Last year I did 4000km of touring through Holland, Belgium, France, Germany, Switzerland, Italy, Austria, Slovakia and Hungary on this bike, during which I followed the entire tour de Suisse, over all but one of the mountain passes the racers climbed, including bombing *down* Val Tremola (and getting compliments from some Telekom riders on my form on the ascent of the mountain time trial course at Crans-Montana - ego boost there!), and spending a few weeks doing some rough-stuff passes in the Berner Oberland.
Despite being surrounded by a host of bike-geek features, the coupling is the bit that invariably gets the first question on my work bike. its finish is still close to pristine, despite the rough treatment it gets from being locked up some 50+ times a day.
Hopefully I'll have some new and better pictures for you soon - I've got a digital camera now, and
I'm going to try to get the frame repainted before the cycle messenger world championships this year in
Copenhagen... again, thanks for an exceptional product!
Miles ridden : 65000+
Years owned: 4.5
Money saved: $1200+
Updated 4-24-03 "My typically redundant yearly report would up my mileage count to around 75,000 miles, and say all the things I've said before - still not a single problem with the coupling! This year its going to do Paris-Brest-Paris (1200km, 90 hours) and the messenger worlds and a 5-day ride from San Francisco to Portland. Oh, and go to work every day :)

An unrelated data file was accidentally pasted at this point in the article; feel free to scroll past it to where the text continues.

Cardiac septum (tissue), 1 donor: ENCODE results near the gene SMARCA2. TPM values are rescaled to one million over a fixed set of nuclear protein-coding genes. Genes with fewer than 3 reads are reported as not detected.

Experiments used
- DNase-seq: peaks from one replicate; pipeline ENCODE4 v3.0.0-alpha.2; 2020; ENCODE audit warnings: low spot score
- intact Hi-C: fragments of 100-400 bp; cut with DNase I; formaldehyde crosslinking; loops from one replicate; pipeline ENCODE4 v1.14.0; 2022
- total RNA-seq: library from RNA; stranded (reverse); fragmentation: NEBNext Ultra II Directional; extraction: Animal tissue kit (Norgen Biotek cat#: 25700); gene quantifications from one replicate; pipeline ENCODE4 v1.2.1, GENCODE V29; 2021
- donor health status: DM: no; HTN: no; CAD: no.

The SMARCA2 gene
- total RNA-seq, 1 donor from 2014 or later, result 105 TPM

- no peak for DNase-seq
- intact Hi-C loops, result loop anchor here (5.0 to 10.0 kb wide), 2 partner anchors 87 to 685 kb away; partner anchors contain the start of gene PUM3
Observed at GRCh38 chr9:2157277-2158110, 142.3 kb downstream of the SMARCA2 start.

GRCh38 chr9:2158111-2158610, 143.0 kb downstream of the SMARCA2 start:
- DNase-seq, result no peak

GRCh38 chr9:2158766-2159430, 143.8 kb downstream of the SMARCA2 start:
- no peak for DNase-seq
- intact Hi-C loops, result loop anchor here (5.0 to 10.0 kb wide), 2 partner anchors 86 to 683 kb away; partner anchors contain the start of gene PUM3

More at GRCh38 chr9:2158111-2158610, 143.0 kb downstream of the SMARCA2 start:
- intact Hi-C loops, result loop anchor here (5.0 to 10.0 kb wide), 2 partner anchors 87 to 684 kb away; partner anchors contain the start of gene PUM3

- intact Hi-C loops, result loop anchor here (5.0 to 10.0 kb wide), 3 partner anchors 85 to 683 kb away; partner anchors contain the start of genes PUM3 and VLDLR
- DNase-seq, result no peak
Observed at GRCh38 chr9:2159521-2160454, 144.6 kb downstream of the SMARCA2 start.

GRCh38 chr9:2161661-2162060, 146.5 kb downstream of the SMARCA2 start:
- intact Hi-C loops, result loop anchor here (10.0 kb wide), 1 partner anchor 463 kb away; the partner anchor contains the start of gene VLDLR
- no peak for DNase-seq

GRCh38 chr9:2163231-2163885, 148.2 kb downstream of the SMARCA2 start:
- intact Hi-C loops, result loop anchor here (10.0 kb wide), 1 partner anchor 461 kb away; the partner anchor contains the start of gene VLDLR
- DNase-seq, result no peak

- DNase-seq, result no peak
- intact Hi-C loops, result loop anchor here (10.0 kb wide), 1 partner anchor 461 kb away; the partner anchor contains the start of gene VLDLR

7-1-04 My standard yearly report... the count now is just over
90,000 miles. Last year, I went for bonus mileage by riding
, followed by San Francisco to Portland (http://www.blackbirdsf.org/sf-portland/joel.html) a week and a half later -
that's two 1200 km rides in 3 weeks, each taking around 4-5 days. as always, the coupling held up marvelously, as it has for the last 6 years.
Counting my flight to the 2004 cycle messenger world championships this weekend, I've made at *least* 30 airline flights in the last 6 years - seeing as flying with a bike unpacked can cost anywhere from $0-100+, I'll average it to $50/flight, and figure that the couplings have saved me some $1500. Not too shabby.
As always, if the coupling can take the type of mileage I put on this bike, under the conditions it's ridden in (ie, any and all, and nasty San Francisco roads, which are worse in many places than roads I've ridden on in eastern Europe), and some measure of neglect (er, yeah... I clean my bike regularly... ah... oops...) - I have no reason to believe that it wont take *anything* anyone else can dish out. I may not be a downhill mountain bike racer or a track spinter, but in terms of sheer repetitive strain, I doubt there are many better tests of bike equipment than messenger work.
Those stats in summary:
Virtually everything but the S&S Coupling has worn out or broken on this bike, at one time or another.
Description of this bike (provided by Joel Metz in 1998)